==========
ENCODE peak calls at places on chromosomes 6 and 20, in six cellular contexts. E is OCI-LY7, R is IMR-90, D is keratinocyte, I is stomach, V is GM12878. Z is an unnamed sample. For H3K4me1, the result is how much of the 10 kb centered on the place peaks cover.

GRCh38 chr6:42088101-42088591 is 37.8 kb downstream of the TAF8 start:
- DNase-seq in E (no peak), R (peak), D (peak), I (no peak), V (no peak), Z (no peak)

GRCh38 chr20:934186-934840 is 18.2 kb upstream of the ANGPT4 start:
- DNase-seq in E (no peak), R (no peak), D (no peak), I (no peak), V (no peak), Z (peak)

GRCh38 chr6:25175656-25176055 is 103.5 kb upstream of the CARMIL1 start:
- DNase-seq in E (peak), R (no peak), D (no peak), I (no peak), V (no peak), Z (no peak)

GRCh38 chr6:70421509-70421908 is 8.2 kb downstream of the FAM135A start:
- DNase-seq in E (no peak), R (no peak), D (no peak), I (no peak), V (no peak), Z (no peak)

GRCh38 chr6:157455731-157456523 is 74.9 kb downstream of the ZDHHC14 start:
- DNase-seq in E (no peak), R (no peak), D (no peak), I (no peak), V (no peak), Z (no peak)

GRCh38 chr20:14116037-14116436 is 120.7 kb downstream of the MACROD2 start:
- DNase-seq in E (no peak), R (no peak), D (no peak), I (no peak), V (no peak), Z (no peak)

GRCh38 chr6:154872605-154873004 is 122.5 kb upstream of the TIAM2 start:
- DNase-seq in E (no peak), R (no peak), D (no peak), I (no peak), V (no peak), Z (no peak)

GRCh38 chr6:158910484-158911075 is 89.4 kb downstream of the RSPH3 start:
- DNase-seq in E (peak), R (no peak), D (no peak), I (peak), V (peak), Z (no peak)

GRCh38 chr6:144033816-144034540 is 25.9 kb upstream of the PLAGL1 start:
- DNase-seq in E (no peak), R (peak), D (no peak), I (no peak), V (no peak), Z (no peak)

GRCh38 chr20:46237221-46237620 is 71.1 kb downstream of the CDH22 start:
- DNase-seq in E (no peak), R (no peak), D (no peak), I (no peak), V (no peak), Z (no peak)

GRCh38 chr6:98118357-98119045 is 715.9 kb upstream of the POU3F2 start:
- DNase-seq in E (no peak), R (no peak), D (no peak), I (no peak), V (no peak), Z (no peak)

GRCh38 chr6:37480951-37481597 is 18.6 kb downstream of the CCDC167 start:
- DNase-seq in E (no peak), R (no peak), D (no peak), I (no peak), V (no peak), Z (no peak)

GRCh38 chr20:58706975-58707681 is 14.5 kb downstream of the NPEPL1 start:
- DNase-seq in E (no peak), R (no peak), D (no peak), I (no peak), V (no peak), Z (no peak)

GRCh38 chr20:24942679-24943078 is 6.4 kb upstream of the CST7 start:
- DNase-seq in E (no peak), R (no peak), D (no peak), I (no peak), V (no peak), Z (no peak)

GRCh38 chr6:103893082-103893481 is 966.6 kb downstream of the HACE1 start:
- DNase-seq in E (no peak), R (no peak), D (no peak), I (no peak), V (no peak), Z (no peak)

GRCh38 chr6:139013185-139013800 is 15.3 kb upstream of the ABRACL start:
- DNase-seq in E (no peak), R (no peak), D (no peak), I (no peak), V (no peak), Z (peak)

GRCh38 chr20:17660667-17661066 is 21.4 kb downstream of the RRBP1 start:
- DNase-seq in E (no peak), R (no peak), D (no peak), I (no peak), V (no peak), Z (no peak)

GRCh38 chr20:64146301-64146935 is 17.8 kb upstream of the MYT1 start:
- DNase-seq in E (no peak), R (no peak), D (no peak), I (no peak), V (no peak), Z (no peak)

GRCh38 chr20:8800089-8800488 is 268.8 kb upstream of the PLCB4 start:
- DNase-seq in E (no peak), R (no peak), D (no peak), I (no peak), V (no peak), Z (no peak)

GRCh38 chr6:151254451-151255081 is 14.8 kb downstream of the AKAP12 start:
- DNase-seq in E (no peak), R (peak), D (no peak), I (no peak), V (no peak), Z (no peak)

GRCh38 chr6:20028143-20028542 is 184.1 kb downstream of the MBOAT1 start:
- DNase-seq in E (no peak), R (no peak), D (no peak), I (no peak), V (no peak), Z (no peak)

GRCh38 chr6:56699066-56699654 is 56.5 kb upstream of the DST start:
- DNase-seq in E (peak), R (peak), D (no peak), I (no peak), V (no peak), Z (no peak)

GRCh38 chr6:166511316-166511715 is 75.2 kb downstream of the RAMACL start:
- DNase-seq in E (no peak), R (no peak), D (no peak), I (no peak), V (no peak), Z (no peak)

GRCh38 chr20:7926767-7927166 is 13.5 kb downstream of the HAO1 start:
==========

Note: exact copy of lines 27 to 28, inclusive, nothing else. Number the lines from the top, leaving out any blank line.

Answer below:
- DNase-seq in E (no peak), R (no peak), D (no peak), I (no peak), V (no peak), Z (no peak)

GRCh38 chr20:24942679-24943078 is 6.4 kb upstream of the CST7 start: